The Montenegrin Campaign of World War I, which was fought in January 1916, was a part of the Serbian Campaign, in which Austria Hungary defeated and occupied the Kingdom of Montenegro, an ally of Serbia. By January 1916, the Serbian Army had been defeated by an Austrian-Hungarian, German and Bulgarian invasion. The remnants of the Serbian army had withdrawn through Montenegro and Albania, and were being evacuated by allied ships since 12 December, first to Italy and later to Corfu. The k.u.k. High command in Teschen, decided to use the success in Serbia to knock Montenegro out of the war.

  • 英文を日本語訳して下さい。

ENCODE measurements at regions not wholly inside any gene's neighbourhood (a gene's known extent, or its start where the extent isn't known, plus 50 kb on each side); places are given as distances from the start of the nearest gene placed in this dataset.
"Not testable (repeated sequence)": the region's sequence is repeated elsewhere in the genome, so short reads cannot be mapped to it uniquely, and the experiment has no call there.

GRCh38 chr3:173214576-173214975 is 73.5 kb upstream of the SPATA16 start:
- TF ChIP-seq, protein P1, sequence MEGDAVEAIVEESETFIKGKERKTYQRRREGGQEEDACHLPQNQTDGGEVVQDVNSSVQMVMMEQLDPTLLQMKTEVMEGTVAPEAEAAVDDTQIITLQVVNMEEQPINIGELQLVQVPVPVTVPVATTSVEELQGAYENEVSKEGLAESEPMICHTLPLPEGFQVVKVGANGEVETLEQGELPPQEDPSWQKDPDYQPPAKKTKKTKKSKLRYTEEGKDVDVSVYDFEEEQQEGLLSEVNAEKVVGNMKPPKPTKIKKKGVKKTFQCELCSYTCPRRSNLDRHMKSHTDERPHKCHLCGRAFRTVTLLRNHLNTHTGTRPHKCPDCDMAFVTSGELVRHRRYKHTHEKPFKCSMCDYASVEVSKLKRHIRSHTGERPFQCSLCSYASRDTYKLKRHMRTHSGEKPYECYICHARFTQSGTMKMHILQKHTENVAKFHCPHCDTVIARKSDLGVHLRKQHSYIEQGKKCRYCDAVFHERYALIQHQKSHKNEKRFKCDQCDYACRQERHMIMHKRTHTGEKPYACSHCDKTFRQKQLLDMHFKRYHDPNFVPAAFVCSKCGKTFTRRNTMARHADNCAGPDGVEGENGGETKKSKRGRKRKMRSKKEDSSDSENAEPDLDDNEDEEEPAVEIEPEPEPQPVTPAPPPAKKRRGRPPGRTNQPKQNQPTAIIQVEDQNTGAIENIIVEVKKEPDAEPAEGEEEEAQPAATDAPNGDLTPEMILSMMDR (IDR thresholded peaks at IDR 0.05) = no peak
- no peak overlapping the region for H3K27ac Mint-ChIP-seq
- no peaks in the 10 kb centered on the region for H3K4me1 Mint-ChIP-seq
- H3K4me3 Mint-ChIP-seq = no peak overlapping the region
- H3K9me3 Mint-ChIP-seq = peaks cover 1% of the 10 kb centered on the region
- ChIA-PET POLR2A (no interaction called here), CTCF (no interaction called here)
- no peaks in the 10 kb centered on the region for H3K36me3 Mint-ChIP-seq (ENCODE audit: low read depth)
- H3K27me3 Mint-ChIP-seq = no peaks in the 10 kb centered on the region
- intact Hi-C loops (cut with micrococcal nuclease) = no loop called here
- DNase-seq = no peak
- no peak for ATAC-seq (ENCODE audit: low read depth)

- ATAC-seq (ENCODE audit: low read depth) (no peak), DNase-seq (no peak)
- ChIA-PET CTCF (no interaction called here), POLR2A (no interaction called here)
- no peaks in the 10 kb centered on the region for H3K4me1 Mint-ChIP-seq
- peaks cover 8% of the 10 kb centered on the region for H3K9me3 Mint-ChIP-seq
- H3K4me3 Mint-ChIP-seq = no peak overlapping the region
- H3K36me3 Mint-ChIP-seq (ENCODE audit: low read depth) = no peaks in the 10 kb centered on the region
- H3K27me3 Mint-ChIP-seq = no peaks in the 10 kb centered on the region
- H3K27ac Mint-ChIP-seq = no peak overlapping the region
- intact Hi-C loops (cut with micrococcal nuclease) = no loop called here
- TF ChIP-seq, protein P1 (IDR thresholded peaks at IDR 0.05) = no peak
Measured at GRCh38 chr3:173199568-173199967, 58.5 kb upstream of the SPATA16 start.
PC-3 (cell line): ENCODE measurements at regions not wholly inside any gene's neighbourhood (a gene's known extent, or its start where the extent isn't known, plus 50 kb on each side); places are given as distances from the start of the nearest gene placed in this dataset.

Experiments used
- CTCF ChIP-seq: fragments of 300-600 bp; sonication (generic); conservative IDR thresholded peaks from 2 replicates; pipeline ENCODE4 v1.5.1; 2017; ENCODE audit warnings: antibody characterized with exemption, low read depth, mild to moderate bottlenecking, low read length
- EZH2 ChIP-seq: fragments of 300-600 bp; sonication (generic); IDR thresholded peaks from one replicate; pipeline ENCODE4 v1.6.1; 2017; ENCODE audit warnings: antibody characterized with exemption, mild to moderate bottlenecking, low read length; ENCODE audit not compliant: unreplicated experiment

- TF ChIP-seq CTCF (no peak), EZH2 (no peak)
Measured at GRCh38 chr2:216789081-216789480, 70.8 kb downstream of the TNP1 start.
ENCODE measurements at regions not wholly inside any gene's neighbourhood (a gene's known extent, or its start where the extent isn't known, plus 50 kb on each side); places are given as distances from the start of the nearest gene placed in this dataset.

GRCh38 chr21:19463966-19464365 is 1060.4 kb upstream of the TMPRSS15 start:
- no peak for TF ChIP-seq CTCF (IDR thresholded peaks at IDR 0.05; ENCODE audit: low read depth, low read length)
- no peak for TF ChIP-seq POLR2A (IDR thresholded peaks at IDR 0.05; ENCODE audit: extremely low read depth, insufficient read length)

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    The Austro-Hungarians made a renewed attack against the 1st Army on 21 November, forcing the Serbs back after a series of brutal engagements. The Austro-Hungarians then advanced towards Mount Maljen, aiming to drive the 1st Serbian Army from its positions there. The Serbs withdrew from the mountain after three days of heavy fighting; Potiorek decided not to pursue, allowing them to make an orderly withdrawal. The Austro-Hungarians had suffered heavy casualties and the intensity of the fighting caused them to lose cohesion. As they advanced deeper into Serbia, the terrain became increasingly difficult and exhausted the already tired Austro-Hungarian soldiers. While the Serbian 1st Army withdrew, the 2nd and 3rd armies fiercely resisted the Austro-Hungarian advance. This led Potiorek to reinforce his positions around Lazarevac, which he aimed to capture and use as a pivot from which to attack Kragujevac while his right flank pushed down the West Morava valley. Austro-Hungarian advances convinced Potiorek that his army had the upper hand. He envisaged that his forces would pursue the surviving soldiers from the Serbian 2nd and 3rd Armies and predicted that the Serbian 1st and Užice armies would be forced to manoeuvre towards Belgrade and Lazarevac, where they would be encircled and destroyed. Combat on the outskirts of Lazarevac intensified once again as a result, and the Serbian Army managed to repulse every Austro-Hungarian assault despite a lack of ammunition. The Serbs began to run out of shells and Stepanović asked the Serbian Supreme Command that the artillery of the 2nd Army be redirected to its rear, as he felt that its failure to contribute to the defense of Lazarevac frustrated his troops and was bad for morale. Putnik instructed Stepanović to keep the artillery of the 2nd Army on the front and told him that the Russians had sent artillery shells for its guns. Stepanović was skeptical, but kept the artillery on the front line as instructed. By 24 November, Potiorek was predicting that Serbia would be defeated within a matter of days and appointed Stjepan Sarkotić to be the country's governor once it was occupied. The Austro-Hungarians made further gains on 25 November, forcing the Serbian Army from Čovka and Vrače Brdo with an intense artillery bombardment. On 26 November, they attempted to cross the Kolubara at its junction with the Sava River and managed to do so in their initial attack. The Serbs soon counterattacked and forced the invaders back, inflicting 50 percent casualties on the Austro-Hungarians and causing their offensive to grind to a halt. On 27 November, the Serbian Army attacked Čovka and Vrače Brdo and succeeded in forcing the Austro-Hungarians out.